become recently in their hedging programs. "The knee-jerk
reaction was to buy the stocks," says George Gero, senior
vice president of investments at Prudential Securities. "But
on reflection, people are realizing that the producers were
hedged at lower levels and that they ought to think twice
about their exposure," he says.

In some cases, says Toronto-Dominion analyst David
Neuhaus, producers may not have had much of a choice,
especially those that were financially pressed as a result of
the steep decline in gold prices, which hit a 20-year low
before the recent rally.

"Some of these producers were looking at problems
because of very low gold prices in the last several months.
So there was pressure for lenders to try to limit their
downside through hedges," he says.

The question now is whether there is another shoe to drop.
Mr. Neuhaus says he believes gold stocks as a group are
being unfairly punished. "These stocks are not reflecting
what they should at this gold price," he says. One of the
most aggressive users of hedging programs is Barrick Gold,
one of the world's largest gold producers. The company has
long earned a premium over the gold spot price by selling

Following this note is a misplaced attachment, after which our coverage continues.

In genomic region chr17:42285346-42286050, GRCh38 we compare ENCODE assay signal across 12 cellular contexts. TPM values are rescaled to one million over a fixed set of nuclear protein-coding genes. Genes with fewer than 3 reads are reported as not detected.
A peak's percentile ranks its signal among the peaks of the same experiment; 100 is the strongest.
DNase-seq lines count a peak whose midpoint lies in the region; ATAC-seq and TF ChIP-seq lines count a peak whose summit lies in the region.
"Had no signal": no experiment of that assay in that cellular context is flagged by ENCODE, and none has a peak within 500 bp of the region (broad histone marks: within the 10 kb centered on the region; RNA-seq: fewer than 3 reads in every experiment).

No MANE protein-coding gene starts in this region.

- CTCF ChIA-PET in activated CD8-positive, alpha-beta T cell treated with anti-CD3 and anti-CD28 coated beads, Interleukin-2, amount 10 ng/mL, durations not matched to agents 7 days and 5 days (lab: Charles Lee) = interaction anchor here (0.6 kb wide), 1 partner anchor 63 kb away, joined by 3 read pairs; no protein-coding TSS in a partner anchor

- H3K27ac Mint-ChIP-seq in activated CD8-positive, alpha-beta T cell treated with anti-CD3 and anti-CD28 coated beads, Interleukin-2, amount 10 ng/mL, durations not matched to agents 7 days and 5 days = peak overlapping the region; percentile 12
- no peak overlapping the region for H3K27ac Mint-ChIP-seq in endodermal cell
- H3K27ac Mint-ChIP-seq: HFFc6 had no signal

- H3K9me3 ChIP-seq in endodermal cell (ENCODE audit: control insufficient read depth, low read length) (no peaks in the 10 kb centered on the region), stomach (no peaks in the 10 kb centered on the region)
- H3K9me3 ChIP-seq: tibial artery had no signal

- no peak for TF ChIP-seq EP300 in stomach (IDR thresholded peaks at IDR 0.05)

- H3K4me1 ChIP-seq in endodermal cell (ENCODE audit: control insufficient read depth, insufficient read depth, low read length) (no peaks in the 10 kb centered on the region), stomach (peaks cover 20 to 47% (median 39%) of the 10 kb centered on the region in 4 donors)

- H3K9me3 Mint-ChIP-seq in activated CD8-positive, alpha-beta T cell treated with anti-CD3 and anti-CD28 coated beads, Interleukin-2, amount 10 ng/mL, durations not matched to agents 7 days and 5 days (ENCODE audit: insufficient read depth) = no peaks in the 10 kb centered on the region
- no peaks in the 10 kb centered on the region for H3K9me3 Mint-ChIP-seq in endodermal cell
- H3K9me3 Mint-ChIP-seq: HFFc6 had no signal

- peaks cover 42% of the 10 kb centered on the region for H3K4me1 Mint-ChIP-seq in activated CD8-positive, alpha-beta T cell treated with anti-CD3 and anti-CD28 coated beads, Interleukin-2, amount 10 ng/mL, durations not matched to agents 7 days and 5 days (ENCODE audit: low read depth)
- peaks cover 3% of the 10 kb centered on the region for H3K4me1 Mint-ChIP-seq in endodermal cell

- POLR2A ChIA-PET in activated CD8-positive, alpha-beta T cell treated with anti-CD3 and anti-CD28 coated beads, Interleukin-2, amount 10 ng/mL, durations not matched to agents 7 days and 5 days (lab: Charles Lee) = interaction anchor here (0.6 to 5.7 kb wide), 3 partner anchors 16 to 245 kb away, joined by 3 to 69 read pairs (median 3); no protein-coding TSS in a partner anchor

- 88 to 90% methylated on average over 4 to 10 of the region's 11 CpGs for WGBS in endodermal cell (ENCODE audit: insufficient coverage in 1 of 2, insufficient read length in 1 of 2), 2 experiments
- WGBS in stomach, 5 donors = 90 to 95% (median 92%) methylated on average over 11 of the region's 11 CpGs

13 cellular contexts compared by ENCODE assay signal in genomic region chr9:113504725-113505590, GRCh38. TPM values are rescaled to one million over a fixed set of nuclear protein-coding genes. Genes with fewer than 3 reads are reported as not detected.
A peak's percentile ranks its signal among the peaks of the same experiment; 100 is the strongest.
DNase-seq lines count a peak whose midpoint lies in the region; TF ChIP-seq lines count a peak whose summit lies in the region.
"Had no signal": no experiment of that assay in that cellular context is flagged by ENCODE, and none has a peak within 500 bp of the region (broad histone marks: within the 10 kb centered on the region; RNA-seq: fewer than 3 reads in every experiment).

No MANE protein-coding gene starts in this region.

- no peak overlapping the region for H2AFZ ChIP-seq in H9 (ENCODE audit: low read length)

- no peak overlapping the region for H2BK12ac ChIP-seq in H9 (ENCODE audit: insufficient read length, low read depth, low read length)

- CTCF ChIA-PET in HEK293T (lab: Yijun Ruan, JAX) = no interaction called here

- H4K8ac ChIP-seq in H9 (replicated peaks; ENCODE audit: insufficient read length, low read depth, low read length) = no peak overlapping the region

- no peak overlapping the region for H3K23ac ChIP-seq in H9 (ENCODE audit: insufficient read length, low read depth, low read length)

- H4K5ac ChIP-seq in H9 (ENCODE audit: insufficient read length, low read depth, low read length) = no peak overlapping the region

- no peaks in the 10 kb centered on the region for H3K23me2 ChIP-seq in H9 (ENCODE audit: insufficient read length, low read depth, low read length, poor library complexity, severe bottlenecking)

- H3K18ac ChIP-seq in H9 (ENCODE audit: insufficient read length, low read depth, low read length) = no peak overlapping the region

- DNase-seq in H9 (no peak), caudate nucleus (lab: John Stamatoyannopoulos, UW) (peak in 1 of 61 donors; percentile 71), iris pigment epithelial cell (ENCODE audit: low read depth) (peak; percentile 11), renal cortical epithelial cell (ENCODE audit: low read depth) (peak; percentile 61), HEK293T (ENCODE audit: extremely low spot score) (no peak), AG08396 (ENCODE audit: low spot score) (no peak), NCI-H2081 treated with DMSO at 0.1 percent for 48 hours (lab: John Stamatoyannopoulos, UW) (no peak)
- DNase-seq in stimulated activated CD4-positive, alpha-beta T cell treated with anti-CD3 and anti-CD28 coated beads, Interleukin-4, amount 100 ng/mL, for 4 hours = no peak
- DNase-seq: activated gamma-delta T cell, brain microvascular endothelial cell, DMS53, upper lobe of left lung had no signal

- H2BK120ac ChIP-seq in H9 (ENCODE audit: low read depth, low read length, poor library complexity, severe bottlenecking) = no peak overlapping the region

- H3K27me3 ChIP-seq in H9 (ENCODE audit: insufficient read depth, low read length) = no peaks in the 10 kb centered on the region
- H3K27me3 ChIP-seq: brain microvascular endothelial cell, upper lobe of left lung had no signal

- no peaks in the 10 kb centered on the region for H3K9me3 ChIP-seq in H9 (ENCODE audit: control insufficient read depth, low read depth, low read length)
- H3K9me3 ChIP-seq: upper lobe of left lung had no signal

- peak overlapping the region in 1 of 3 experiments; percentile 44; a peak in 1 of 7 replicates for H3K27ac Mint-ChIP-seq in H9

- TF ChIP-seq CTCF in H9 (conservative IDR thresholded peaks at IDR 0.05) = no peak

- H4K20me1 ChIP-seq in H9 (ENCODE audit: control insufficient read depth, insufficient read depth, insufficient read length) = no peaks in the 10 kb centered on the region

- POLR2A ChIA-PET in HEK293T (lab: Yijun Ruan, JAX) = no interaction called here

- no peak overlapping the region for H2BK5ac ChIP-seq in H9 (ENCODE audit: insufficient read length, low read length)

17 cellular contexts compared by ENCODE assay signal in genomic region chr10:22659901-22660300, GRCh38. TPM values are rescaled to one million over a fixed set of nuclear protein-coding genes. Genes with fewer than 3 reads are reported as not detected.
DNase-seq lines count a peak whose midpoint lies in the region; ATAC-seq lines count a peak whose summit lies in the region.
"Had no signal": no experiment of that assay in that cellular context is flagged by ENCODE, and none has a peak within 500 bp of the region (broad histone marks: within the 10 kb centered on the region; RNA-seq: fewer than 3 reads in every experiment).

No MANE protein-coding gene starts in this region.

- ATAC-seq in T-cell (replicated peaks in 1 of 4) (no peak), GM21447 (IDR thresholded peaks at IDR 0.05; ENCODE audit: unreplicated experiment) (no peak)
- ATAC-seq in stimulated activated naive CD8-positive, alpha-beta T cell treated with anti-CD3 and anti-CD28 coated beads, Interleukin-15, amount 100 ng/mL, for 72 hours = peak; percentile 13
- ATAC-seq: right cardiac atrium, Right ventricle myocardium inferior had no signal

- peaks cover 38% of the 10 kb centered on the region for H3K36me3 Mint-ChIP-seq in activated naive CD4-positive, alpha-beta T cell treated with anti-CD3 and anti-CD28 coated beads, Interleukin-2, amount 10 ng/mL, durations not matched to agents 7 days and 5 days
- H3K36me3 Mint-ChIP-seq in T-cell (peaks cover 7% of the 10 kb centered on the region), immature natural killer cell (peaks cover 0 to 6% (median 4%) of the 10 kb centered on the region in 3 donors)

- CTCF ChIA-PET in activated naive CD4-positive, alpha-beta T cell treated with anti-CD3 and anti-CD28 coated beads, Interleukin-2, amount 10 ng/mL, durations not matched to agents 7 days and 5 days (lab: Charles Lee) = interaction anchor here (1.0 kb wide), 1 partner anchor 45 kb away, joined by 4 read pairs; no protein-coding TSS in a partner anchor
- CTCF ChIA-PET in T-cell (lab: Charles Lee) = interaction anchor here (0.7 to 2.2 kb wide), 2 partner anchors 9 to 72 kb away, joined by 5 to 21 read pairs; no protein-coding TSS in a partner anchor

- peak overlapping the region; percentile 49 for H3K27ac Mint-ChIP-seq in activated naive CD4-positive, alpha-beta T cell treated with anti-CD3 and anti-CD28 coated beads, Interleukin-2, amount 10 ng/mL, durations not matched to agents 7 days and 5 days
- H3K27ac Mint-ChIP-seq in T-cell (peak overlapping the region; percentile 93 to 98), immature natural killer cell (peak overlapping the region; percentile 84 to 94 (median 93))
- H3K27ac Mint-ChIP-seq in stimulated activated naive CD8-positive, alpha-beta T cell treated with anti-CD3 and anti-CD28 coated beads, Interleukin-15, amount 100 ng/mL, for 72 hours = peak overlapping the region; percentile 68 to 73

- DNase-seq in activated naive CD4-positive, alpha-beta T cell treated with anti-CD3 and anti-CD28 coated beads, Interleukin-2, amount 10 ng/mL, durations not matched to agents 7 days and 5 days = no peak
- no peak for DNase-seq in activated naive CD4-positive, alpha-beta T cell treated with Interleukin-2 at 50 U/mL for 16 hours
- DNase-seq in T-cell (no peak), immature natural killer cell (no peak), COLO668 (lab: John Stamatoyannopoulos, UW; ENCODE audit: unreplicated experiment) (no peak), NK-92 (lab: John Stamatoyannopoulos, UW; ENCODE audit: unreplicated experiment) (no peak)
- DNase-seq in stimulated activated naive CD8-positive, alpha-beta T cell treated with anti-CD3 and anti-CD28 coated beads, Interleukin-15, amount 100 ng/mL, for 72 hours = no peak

its gold forward in a unique hedging program.

When Chairman Peter Munk started Barrick in 1983, "one
of the founding principles of the company was to be
conservatively financed and minimize the gold-price risk,"
spokesman Vince Borg said. Over the past 12 years,
Barrick says it has earned a total of about $1.5 billion in
added revenue from its hedging program, which is based on
"spot deferred contracts."

Under such contracts, the producer borrows gold from
central banks and sells it in order to earn interest on the
proceeds. The company profits the difference between the
central banks' "lease rates" and the interest earned.
Fortunately for Barrick, the spot price for gold over the past
12 years has always been below the amount the company
could earn by hedging.

And Barrick earlier this year locked in the lease rates it
will pay over the next few years at rates "substantially
lower than where they are now," at about 6% or 7%
annually, said Barrick Chief Financial Officer Jamie

But now with gold soaring, the prospect that spot prices
will rise above Barrick's hedge price is increasing.
Currently, Barrick says it has sold forward about 13.3
million ounces of gold at an average price of about $385
per ounce through 2001.

However, if the spot price does rise above $385, Mr.
Sokalsky said Barrick has the luxury of deferring its
forward contracts for as long as 15 years and instead
selling its gold production at the spot price. That means the
company can wait for spot prices to return to lower levels
before returning its borrowed gold to the central banks.

-- Mark Heinzl contributed to this article.

October 7, 1999